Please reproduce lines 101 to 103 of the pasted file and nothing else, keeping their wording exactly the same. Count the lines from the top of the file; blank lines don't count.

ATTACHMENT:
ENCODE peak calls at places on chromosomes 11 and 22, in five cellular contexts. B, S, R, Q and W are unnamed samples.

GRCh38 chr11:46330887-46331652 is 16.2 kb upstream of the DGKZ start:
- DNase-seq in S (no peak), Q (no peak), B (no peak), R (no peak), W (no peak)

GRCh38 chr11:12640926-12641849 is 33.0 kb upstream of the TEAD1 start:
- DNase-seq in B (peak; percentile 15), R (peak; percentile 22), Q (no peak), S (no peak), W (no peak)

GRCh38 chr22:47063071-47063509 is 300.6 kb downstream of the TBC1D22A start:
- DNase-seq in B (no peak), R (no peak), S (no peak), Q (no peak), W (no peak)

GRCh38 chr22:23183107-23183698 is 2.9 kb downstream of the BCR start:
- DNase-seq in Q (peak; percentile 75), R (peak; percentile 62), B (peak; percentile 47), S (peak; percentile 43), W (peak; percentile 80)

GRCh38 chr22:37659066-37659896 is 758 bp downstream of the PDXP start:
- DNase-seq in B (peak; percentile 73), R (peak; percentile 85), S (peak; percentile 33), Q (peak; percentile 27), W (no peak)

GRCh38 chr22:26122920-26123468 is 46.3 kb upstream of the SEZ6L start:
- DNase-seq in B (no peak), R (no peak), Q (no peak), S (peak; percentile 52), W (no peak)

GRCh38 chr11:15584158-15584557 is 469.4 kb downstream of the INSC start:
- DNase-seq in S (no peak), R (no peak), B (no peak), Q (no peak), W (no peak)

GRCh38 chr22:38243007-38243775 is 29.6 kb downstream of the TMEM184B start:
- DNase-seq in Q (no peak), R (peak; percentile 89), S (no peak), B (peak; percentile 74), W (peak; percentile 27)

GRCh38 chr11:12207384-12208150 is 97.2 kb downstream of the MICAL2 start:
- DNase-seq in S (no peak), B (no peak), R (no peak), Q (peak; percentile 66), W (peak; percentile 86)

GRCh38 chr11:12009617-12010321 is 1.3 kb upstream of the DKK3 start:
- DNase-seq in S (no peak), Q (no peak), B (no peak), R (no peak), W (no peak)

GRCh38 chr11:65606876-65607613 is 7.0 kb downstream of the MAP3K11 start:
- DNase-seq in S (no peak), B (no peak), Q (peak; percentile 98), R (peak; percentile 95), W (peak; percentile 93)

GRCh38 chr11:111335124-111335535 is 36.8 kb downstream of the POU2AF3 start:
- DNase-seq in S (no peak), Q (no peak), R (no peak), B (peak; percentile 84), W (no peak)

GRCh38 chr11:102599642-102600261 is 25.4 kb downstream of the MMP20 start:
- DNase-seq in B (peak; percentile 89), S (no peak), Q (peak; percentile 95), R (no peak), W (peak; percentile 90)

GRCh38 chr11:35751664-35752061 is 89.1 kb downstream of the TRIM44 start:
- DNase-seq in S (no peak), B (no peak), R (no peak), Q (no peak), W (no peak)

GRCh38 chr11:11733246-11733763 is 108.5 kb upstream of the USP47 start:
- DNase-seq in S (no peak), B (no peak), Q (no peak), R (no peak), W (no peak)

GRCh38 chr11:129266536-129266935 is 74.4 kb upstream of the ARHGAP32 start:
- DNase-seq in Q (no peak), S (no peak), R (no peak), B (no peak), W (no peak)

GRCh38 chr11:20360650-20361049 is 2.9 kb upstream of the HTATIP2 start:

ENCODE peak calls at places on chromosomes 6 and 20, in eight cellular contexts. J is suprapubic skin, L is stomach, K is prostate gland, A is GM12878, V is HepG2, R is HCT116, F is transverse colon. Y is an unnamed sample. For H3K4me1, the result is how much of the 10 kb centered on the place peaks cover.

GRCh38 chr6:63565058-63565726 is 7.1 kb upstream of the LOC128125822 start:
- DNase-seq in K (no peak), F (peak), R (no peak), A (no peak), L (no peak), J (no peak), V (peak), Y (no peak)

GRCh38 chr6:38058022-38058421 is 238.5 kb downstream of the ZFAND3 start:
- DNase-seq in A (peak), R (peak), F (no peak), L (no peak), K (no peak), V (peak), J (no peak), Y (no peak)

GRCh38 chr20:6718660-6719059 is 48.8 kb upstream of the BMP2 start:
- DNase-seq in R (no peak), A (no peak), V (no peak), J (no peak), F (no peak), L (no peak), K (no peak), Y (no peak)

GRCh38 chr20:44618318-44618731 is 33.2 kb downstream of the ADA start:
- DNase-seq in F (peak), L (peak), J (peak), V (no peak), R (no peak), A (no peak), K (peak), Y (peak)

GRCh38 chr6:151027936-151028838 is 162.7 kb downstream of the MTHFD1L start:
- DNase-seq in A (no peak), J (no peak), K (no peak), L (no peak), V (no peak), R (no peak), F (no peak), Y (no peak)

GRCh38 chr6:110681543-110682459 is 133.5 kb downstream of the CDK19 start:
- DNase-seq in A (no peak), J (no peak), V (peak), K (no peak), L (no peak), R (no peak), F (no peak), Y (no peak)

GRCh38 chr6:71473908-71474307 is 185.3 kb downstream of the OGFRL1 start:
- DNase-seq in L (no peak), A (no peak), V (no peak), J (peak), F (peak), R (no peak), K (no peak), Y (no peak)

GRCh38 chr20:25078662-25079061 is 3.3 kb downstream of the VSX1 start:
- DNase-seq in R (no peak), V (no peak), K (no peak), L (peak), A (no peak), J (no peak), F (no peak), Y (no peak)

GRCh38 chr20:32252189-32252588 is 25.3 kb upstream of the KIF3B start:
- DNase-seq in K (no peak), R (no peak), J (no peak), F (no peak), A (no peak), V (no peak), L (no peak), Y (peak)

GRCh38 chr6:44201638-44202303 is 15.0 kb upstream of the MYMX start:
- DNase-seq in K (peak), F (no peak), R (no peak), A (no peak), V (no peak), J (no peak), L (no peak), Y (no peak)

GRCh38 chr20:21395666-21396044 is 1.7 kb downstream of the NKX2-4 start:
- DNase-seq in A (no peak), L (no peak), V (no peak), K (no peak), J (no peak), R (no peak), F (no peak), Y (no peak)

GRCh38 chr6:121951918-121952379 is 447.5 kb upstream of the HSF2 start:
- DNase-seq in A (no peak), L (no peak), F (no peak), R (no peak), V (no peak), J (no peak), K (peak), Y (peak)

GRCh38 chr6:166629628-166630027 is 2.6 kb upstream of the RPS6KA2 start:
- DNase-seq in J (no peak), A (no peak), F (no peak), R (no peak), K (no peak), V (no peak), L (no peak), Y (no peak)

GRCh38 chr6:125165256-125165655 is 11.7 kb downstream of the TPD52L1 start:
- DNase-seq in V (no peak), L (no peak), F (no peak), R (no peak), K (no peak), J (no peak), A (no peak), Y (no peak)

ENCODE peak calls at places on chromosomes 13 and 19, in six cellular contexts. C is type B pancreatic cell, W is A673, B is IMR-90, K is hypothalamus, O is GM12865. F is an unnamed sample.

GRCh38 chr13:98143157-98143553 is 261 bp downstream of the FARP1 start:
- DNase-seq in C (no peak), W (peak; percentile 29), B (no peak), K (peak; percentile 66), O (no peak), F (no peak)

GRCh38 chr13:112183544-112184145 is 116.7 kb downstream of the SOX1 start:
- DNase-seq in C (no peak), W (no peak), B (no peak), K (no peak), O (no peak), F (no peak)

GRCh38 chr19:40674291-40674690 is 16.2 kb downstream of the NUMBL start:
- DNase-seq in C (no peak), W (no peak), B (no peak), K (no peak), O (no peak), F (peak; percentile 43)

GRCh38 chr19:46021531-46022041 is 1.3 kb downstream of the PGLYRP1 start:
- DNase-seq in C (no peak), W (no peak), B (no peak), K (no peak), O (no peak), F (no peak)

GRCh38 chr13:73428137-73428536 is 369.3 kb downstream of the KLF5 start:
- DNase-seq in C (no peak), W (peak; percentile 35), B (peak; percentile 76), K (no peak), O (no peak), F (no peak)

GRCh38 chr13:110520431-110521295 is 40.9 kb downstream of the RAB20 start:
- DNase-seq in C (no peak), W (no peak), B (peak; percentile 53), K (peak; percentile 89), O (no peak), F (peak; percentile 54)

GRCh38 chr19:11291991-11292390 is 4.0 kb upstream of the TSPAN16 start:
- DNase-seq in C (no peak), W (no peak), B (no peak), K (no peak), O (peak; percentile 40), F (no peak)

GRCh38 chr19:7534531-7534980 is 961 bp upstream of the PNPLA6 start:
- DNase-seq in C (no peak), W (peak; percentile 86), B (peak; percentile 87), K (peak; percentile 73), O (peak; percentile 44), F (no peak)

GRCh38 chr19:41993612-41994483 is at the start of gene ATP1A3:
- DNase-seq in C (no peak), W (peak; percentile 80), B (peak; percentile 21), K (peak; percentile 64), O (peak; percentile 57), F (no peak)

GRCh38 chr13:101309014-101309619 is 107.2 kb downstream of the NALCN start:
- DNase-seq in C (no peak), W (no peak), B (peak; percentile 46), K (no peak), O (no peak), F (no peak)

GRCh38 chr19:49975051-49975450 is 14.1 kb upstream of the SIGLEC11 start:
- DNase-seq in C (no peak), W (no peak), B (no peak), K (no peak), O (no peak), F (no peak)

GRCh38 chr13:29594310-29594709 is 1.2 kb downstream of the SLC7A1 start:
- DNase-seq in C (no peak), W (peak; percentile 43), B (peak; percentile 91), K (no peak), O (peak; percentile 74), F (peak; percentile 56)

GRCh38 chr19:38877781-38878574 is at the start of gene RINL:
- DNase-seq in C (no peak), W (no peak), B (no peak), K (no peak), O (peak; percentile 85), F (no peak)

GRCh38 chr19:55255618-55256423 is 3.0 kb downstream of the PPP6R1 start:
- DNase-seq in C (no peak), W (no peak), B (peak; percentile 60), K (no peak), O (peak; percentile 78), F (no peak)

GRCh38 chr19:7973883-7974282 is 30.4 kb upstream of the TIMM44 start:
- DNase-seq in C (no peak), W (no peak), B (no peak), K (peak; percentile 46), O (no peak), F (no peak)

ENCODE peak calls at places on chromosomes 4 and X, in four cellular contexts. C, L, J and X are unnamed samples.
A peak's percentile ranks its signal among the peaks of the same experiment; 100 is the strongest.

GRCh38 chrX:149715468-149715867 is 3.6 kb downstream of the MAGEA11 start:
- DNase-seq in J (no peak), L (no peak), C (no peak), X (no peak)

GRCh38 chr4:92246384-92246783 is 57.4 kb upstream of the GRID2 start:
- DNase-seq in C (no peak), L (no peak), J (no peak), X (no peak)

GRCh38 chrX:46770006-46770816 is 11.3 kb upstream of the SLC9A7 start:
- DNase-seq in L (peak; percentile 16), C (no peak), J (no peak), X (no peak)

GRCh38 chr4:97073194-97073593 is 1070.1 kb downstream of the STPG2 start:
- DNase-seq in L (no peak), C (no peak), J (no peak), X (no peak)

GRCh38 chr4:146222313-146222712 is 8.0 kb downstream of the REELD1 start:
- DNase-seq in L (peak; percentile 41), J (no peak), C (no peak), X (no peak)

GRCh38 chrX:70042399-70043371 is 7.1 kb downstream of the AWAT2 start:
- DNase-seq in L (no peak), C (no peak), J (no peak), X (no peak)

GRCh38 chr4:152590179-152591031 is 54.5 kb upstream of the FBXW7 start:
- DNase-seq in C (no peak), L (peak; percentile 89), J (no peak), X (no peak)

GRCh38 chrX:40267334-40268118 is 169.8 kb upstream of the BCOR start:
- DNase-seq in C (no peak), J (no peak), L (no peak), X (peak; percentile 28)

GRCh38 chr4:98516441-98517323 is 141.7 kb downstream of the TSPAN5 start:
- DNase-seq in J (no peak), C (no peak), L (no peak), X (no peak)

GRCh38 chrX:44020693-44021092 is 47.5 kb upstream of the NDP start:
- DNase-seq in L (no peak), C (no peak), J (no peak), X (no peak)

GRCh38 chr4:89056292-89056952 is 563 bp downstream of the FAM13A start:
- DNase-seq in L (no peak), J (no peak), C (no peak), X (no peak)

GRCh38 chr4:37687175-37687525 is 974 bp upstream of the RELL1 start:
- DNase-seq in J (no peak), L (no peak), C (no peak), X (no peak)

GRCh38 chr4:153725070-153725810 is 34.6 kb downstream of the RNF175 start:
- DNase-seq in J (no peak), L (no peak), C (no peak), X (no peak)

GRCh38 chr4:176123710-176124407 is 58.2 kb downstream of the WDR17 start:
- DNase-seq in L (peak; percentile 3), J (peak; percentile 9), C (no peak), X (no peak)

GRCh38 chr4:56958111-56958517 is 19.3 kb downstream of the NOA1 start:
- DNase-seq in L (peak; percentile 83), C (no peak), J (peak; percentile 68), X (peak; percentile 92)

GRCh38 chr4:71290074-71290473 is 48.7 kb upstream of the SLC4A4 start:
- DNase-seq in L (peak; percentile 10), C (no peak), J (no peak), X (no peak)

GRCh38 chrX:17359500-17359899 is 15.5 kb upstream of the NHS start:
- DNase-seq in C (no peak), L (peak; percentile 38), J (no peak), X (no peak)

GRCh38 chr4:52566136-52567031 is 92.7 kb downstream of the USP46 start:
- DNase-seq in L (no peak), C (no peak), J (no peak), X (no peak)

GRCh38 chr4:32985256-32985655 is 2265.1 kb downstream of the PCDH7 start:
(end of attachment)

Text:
GRCh38 chrX:46770006-46770816 is 11.3 kb upstream of the SLC9A7 start:
- DNase-seq in L (peak; percentile 16), C (no peak), J (no peak), X (no peak)

GRCh38 chr4:97073194-97073593 is 1070.1 kb downstream of the STPG2 start: